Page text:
It’s been a few weeks since Canelo Alvarez viscously knocked out Amir Khan in Las Vegas, and the boxing world patiently waits to hear word about a potential fight against Gennady Golovkin. It’s a fight that the public is anxious to see, but one that has an uncertain future.
Alvarez was defiant after a right hook left Khan lying motionless on the canvas, contending that he wanted his shot at Golovkin. He even said he would agree to fight at the middleweight limit of 160 pounds, something Golovkin had demanded but Alvarez had previously bristled at.
Still, there is no agreement in place for the boxers to fight. Golovkin manager Tom Loeffler told ESPN.com’s Wallace Matthews this week that Golden Boy Promotions had given him no indication whether or not the bout will happen.
Golovkin’s dominance in the ring has made it difficult for the middleweight champion to find viable opponents. If Alvarez doesn’t face the knockout artist from Kazakhstan, some might accuse him of ducking the fight, afraid of being the 23rd straight boxer to be stopped early by the most feared athlete in the sport. But as Matthews astutely points out, it’s hard to believe that Alvarez is scared of any opponent.
Alvarez has built himself into the biggest draw in the sport by taking on all comers, and for the most part, beating them. At just 23 years old, he agreed to face Floyd Mayweather, losing by majority decision and providing some strong moments against a defensive specialist. He followed that with wins against light middleweight champ Erislandy Lara and the hard-hitting James Kirkland. After beating Miguel Cotto and Khan, Alvarez is at the top of his game and ready for another challenge.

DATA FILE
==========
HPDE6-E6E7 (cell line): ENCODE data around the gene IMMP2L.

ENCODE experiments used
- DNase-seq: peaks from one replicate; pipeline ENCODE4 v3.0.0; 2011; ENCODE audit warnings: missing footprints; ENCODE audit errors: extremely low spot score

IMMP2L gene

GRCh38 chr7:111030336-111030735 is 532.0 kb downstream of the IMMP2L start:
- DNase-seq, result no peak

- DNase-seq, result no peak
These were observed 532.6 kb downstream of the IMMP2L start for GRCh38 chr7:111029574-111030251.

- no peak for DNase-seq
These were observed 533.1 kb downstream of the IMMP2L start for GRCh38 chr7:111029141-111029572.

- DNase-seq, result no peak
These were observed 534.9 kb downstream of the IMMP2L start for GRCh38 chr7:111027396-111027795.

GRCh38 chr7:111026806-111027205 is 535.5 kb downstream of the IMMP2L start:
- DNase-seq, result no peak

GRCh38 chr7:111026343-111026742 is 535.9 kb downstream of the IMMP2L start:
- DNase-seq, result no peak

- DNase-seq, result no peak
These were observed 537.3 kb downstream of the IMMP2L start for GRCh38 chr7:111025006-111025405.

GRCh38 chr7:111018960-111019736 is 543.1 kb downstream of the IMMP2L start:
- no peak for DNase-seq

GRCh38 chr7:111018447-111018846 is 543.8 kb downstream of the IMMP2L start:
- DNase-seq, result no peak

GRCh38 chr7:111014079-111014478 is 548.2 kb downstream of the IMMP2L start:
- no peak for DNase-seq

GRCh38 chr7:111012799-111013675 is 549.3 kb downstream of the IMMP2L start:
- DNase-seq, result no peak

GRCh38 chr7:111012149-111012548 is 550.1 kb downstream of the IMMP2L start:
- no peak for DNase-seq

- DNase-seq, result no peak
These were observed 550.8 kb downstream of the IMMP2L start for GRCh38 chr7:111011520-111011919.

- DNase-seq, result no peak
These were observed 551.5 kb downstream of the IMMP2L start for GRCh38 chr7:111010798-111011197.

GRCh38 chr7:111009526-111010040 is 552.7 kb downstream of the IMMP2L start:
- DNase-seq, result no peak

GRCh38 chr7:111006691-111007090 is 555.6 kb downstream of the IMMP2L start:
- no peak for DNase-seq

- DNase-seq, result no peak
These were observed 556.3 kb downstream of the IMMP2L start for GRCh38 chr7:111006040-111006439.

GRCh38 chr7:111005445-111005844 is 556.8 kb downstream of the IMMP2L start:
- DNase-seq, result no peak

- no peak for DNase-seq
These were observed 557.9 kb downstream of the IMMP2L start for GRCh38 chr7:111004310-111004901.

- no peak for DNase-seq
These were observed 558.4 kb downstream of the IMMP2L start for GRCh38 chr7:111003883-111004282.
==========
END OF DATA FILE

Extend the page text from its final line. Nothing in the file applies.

Golden Boy might not share that sentiment. Assuming Mayweather and Manny Pacquiao remain retired, Alvarez-Golovkin is the biggest fight that can be made in boxing. But Oscar De La Hoya and the promotion might be looking to milk another pay-per-view or two out of Alvarez before he potentially gets knocked out by Golovkin, losing steam as the sport’s hottest fighter.
Golovkin’s top target is Alvarez, but if Golden Boy doesn’t make an effort to agree to the fight anytime soon, he’ll have to find another opponent for the second half of 2016. Billy Joe Saunders and Danny Jacobs, who also hold middleweight titles, are potential challengers for Golovkin in September.
"I can't put Gennady's career on hold waiting for an answer," Loeffler said. “But boxing history tells us he might be putting it in jeopardy.”
According to Matthews, there is another factor at play that could nudge Golden Boy in the direction of making Alvarez-Golovkin happen this year. Felix “Tuto” Zabala, formerly Alvarez’s manager, is suing Golden Boy, alleging the promotion stole his prized client. The case could take a month to be completed, and negotiations to fight Golovkin won’t commence until that happens.
If Zabala wins the case, along with a percentage of Alvarez’s future earnings, Golden Boy might look to make the fight as soon as possible in order to make up for their loss in court.
The ball is in Golden Boy’s court. Golovkin is hoping to face Alvarez, and he’s prepared to be the B-side of the pay-per-view. Multiple venues want to host the fight, including AT&T Stadium, which Dallas Cowboys owner Jerry Jones is looking to fill on Sept. 17.
It’s what boxing fans want. It seems to be what the fighters want. Only time will tell if it’s what Golden Boy wants.